I Fail and I Suck


I fail. And I suck.


And don’t confuse this with the type of failing and sucking – or my admitting of it – that’s meant to bounce right back into some form of virtue, the way a startup’s CEO might quip about on her blog as a price paid for achieving success.

I mean I really suck. At everything. Relationships, money, friendships, addictions, you name it. I’ve sucked at it. And I still do – deep in the vortex of it all – everyday – at the intersection of the whims of this fickle universe and my actions in it. And I will continue to suck well and proper into the last of my years with all the fervor of lame-osity that will embarrass myself and all the people I care about.

And then there’s times I’m brilliant. The times I win. But those don’t nullify or denigrate the suck. Neither does the suck nullify and denigrate the brilliant. Both happen. And neither extreme of the pendulum nullify the other, as much as we’d like it to.

I’m tired of reading blogs where everything is turdned into a lesson, a virtue, or a thinly veiled exhibition of blatant narcissism masquerading itself as enlightenment.
Suck happens. Hard.

And I do it everyday.
No life lesson here.

Posted 11 years ago on 01 February 2013

About Parker

Parker Benjamin is the owner of DMAD and has been writing for the web for over 10 years. He is passionate about design, Wordpress, travel, language learning, fine dining, and online marketing. Note: Some links on this site are monetized by affiliate programs - see disclosure for more details.

7 thoughts on “I Fail and I Suck

  1. Katelyn Collins says:

    I have plenty of days like this. Unfortunately, you’re the only one who can get yourself out of the rut. Try harder until you don’t feel like you suck 75% of the time. Even Meryl Streep said she’s always afraid that some day people will find out she’s a fraud. Though I do think we alone are responsible for making sure we don’t always suck, I also think that even the least of the sucky, have moments where they feel like they suck. I bet you that pretty soon you don’t feel like you suck. I’d suggest just lasar focusing on one of these aspects that you feel you suck in and try to make it a little less sucky by about 10%. If you’re improving, you don’t suck. Hey, today I found this post via Joel Runyon. You got retweeted by him. Celebrate that. That’s really cool.

    • Hey Katelyn, thanks for stopping by and taking the time to comment. I don’t actually feel down, though thanks for trying to cheer me up. I’m just admitting that I suck (at times). Not even trying to reframe it into anything positive, just making an observation and admitting suck happens without trying to sugarcoat it into its opposite – which seems to be an almost inescapable construct these days with all the focus on always being awesome (an unattainable extreme that begets dysfunctional living, in my opinion).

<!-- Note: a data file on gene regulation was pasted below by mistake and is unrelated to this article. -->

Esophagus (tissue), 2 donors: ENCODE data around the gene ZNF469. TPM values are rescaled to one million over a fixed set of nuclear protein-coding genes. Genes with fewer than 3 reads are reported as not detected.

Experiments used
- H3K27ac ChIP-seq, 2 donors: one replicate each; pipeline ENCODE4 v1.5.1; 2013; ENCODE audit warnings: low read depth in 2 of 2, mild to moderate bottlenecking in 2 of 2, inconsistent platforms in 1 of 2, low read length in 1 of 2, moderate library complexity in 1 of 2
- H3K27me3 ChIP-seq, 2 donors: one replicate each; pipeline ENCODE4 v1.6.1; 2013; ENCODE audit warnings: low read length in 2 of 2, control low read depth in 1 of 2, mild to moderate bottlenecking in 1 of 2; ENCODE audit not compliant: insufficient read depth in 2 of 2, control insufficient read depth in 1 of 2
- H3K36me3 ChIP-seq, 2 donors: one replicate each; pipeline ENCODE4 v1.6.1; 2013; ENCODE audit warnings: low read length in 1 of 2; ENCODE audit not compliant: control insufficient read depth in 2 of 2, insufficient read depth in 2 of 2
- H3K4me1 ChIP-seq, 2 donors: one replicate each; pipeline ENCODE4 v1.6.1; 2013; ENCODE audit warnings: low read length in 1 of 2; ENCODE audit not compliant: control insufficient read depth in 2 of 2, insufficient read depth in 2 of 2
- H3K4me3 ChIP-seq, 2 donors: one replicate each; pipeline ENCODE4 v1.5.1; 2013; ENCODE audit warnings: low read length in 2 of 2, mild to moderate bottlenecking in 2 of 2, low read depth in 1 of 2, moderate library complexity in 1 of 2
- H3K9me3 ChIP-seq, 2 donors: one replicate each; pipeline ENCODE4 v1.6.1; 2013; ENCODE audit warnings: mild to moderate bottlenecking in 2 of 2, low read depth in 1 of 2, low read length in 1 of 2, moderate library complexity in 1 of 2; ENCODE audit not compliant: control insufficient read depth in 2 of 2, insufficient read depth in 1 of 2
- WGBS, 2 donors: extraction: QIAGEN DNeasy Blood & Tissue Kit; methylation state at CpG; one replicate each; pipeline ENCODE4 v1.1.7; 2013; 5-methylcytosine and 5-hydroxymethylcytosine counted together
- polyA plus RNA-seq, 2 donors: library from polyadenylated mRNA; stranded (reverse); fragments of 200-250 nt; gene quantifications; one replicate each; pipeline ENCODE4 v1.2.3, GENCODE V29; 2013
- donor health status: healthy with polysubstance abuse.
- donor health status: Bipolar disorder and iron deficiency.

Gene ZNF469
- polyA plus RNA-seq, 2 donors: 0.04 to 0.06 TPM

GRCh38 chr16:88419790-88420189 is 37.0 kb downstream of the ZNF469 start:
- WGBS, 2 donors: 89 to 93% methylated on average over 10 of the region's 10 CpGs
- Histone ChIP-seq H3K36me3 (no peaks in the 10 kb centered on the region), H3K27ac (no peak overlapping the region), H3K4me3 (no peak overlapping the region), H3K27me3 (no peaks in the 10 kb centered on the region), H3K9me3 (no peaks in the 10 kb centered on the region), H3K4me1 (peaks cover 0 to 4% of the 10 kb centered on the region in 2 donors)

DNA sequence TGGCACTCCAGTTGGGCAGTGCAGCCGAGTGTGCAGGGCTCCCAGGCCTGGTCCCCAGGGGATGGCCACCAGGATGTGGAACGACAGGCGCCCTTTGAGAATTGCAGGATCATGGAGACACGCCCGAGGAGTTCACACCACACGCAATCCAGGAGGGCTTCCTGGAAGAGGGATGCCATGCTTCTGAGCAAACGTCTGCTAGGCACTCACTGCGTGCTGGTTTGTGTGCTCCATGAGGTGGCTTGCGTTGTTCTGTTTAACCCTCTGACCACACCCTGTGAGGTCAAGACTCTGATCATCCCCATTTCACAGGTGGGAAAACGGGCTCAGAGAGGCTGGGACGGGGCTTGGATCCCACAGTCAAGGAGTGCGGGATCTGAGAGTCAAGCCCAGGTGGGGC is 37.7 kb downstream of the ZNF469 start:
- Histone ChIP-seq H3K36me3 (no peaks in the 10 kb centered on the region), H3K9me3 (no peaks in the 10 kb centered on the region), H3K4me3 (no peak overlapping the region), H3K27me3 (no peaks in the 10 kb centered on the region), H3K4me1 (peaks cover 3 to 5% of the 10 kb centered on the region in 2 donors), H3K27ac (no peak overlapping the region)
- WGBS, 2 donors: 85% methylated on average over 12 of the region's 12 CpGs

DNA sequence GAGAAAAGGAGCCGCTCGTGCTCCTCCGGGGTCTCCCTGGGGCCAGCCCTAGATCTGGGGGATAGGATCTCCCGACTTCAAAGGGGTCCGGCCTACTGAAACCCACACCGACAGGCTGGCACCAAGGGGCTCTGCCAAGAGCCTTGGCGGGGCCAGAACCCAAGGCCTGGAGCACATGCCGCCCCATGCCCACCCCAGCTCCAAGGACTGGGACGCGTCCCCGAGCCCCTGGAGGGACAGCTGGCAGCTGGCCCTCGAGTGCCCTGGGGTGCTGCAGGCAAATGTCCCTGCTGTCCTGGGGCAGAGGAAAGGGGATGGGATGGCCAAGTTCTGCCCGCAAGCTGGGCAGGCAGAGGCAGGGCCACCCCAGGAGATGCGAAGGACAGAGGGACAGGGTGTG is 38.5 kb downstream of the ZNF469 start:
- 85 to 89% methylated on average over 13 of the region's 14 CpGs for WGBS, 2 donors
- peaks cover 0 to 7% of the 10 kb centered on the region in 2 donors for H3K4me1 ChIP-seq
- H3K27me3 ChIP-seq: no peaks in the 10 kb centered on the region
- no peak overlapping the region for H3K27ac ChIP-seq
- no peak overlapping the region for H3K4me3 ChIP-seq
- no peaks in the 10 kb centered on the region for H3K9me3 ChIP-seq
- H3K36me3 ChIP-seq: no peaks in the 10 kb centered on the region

2. Brandon says:

    So this is interesting. Most of my adult life, I’d categorized myself as mostly “not fine” and “needing something/somebody”. Emo, if you will. Always searching for a girl/belief/guru to make me whole.

    Then something weird happened toward the end of last year. I started being okay. Like, out of the blue, I just started being okay. I could try to pinpoint it to a source – I spent a month in Florida soul-searching (mostly by drinking), then I attended/hated Landmark Forum, then I spent several months just partying, then blah blah blah.

    Then sometime in December or January, “not-okay” part of me just disappeared. I don’t know why. I didn’t try to be a better friend, son, lover, employee, or artist. I didn’t take any unusually large risks, and I haven’t attempted to curtail any of my bad habits.

    I don’t even feel “happier” exactly. I’m still frequently grumpy and restless and reclusive. But beneath all the surface turmoil, I’m fine. Hard to describe but unmistakably different than ever before in my life.

    How am I doing? Great! And I don’t care why.

  3. David Allan says:

    Hey Max, just found your site via Cody McKibben as I’m a recent entrant into his DNA program. Was reading one of his posts about overcoming fear and there was a link to your site. Cool site btw!

    I like that you didn’t sugarcoat this post or try to draw lessons from things you flat blew up. Undoubtedly you drew something from them, i.e. the Edison failed-my-way-to-success kind’ve trip but I’m also sure, like myself, that I’ve just out and out destroyed things with very little redeeming lesson:) I like that you’re focusing on the fact that at some point, no matter where you are on the scale of pursuing the life you want, you’re just going to suck sometimes.


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